Model stories written by young professionals/students.
Our backgrounds and upbringings, for good or for bad, are things that we did not choose and cannot change. So much about our lives is simply out of our control. Sure there are things that we can do to better ourselves and we can take steps to improve our circumstances in life, but it still remains a fact that we are never fully in control. If we were fully in control of our lives I’m sure that no one would choose to be poor, disadvantaged, or ill-treated. Life just sort of happens, and sometimes when life happens we find ourselves struggling to survive in impossible conditions.
I spent some time this week shadowing in a clinic. I was observing a program designed to guide pregnant women with substance abuse addictions through their pregnancy by providing them with anti-addiction drug prescriptions, prenatal care, and therapy sessions. These are women who, for whatever reason, have made some obvious poor decisions and now find themselves facing dismal prospects. They have chosen to participate in this program on their own; there are no court-mandated participants. However self-destructive their behavior may be, it cannot be said that they do not wish for a better life. These women are battling their addictions and attempting to better themselves.
I was able to observe the clinic functioning and attempt to take it all in. It quickly became apparent that some of the biggest issues threatening to impede the success of the clinic, and the success of the patients themselves, were outside factors. Social determinants of health come into play here. Many of these women live in poor, drug riddled, neighborhoods; some are even homeless. Living in these poor conditions, where temptation is literally at the door certainly does not make the quitting process any easier. The social workers present discussed some different avenues they might investigate with the patients. They mentioned helping patients seek placements in group homes and shelters and seek out government assistance.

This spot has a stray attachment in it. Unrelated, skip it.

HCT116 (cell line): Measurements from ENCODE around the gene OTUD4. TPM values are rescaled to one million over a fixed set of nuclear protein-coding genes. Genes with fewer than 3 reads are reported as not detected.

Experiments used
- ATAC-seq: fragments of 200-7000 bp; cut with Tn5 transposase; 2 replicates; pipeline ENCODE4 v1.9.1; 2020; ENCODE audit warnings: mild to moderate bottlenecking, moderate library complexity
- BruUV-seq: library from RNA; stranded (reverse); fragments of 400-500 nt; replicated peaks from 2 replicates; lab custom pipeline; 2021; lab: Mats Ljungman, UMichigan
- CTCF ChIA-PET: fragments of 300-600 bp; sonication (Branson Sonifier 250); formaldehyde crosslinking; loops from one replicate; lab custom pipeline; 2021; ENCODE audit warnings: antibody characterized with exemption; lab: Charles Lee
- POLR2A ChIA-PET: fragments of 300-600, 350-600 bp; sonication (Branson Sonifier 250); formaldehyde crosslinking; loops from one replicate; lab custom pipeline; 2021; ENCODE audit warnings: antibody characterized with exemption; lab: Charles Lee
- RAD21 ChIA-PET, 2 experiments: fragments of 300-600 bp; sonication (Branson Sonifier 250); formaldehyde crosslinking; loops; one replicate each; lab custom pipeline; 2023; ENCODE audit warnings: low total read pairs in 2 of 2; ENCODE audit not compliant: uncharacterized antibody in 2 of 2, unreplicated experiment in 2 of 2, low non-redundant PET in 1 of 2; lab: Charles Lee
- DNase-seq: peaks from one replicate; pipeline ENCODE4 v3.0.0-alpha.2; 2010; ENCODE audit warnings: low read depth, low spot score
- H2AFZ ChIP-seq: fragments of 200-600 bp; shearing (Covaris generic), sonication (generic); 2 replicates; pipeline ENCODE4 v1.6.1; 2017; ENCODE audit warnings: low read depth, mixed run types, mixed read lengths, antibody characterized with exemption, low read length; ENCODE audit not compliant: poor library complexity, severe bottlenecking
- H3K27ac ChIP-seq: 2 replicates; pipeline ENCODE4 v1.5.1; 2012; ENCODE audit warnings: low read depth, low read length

I sat in and listened as the doctors and social workers on staff discussed the caseload for the next day. They discussed their knowledge of the existence of these issues and told me that these factors are among their largest concerns. If the patient falls prey to temptation their health and the health of their unborn baby could be in jeopardy. If they are abusing drugs while taking the prescribed narcotic the results could prove fatal. The clinic takes precautionary steps by conducting urine analysis and lowering prescribed doses if the patient presents signs that they are not taking the prescribed dosage; this helps deter prescription abuse.
However, there is also the issue of transportation. There are several meeting requirements that have to be met in order to remain in the program. If the patient is without transportation, relying on public transportation, or homeless, they will probably have some issues with attendance. These social determinants of health impact their access to proper medical care and may in the end result in their premature termination from the program.
It saddens me to think that here are these women, who have led incredibly hard lives, and they are taking steps to try and better themselves, to end the vicious cycle, but once again things out of their control come into play and spite them. Life just happened. It was an eye-opening experience to say the least. I hope to one day be a family medicine physician so I realize that substance abuse cases will be prevalent in that field, especially in a rural medicine setting. As is the case with most aspects of medicine these cases will have to be handled sensitively. I am glad that I have had this opportunity to see how other medical professionals are handling these sensitive issues and treatments.